Who is responsible for the health care of a loved one if they are unable to consent to treatment?

by The FindLaw Team

There may be instances where either an adult family member or spouse is unable to provide consent to medical treatment by reason of mental capacity at the time. Generally, the Supreme Courts in all Australian jurisdictions have an obligation for the welfare of adults who are not competent to consent to health care.

Broadly speaking, there are three categories where an adult may be deemed to have impaired decision making capacity and may include the following:

  • temporary decision making incapacity which can include individuals who are affected by sudden and severe emotional trauma, medication, or who may be unconscious;
  • permanent decision making incapacity which can include those who have an intellectual disability or suffering from dementia;
  • individuals suffering from a mental illness. 
 
The majority of states and territories have laws which may allow a spouse, relative or carer to consent to treatment under certain circumstances.
 

What happens when a person is suffering from temporary decision making incapacity?

If a person is suffering from temporary decision making incapacity, and they are unable to provide permission for treatment and the treatment is not urgent, the parties who are responsible for the person’s health can wait until the person has regained the capacity to consent to medical treatment. In circumstances where the person’s capacity may be less stable, health carers may have a legal and ethical responsibility to determine the person’s level of understanding at that particular moment, or alternatively, they can wait until the person is able to make a clear decision in relation to their treatment.

However, making an assessment of a person’s ability to make a decision in relation to their medical treatment can sometimes be difficult as was observed in Hunter and New England Area Health Services v A [2009] NSWSC 761 at [24]:

“[T]here is no sharp dichotomy between capacity on the one hand and want of capacity on the other. There is a scale, running from capacity at one end through reduced capacity to lack of capacity at the other. In assessing whether a person has capacity to make a decision, the sufficiency of the capacity must take into account the importance of the decision...The capacity required to make a contract to buy a cup of coffee may be present where the capacity to decide to give away one’s fortune is not.”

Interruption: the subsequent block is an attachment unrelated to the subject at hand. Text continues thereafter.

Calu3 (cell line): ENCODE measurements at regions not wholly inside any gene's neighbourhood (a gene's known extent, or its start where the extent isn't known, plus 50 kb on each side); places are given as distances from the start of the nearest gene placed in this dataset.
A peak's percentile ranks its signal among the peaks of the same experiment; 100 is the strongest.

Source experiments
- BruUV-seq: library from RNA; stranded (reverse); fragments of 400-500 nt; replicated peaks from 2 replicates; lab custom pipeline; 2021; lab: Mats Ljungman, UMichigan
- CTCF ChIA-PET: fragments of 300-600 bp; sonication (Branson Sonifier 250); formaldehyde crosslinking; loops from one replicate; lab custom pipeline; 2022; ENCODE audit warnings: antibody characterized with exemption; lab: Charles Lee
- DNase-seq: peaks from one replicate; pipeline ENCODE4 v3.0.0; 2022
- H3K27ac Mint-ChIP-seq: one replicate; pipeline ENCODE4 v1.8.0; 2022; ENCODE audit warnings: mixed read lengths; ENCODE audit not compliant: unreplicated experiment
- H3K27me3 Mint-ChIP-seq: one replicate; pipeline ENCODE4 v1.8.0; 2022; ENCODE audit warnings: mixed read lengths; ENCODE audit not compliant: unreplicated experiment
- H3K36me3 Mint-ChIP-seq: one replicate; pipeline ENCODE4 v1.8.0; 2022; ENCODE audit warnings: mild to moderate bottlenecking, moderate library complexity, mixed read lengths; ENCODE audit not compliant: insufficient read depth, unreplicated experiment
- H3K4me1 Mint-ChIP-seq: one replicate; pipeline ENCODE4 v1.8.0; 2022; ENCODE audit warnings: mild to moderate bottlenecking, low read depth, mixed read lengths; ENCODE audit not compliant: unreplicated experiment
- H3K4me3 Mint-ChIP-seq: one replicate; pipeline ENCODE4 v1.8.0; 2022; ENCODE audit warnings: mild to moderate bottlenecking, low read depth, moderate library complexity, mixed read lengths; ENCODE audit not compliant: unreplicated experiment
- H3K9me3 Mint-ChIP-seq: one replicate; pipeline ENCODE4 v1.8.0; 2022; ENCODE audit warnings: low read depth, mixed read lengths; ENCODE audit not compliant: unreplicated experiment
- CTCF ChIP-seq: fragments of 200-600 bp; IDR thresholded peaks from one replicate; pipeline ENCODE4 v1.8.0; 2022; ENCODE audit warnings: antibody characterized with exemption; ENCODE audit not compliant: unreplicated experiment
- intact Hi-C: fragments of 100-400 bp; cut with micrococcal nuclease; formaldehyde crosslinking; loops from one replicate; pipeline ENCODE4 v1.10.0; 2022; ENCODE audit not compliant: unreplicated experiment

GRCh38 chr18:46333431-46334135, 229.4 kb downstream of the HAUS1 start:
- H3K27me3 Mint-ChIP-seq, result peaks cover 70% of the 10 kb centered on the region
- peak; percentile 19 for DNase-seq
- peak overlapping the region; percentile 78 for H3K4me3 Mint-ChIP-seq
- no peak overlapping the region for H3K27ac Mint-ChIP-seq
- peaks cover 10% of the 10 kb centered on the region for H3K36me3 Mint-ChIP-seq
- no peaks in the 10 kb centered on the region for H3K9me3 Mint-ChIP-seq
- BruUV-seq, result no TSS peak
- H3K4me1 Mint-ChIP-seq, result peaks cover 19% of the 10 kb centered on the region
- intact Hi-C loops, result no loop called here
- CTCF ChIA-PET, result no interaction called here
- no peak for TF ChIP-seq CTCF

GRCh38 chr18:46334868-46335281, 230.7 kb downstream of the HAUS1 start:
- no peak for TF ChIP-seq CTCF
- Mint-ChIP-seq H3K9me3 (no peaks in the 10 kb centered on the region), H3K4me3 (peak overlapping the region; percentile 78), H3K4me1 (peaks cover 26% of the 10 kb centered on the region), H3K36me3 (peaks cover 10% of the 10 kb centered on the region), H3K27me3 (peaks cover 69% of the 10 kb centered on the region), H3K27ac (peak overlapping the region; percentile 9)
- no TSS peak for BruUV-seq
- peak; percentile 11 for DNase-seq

Temporary decision making incapacity from medication

Temporary decision making incapacity as a result of medication such as sedatives, pain relief medicine or other types of drugs, should be given consideration as to the effects of such drugs in relation to a person’s decision making abilities. Under such circumstances, the court may be compelled to reject any consent given if the person was incapacitated by drugs, felt pressure to consent, or was not free to question or consider the information necessary to make an informed decision.

Long term decision making incapacity

‘Intellectual incapacity’ is a commonly used term in relation to individuals who are unable to live with some degree of assistance permanently, or for the long term. 

When discussing long term decision making incapacity, there may be some individuals who are capable of understanding what is involved with a medical procedure, and those who may not. Individuals who have decision making incapacity, yet, are capable of understanding, have the same rights as any other person who is able to lucidly make a decision on their own. However, the law must be able to determine that the person who has long term decision making incapacity is able to provide consent on their own accord.

A person who is unable to provide consent to medical treatment on their own, may require a substitute decision maker who is authorised by law to act on the person’s behalf for the provision of health care. 

 


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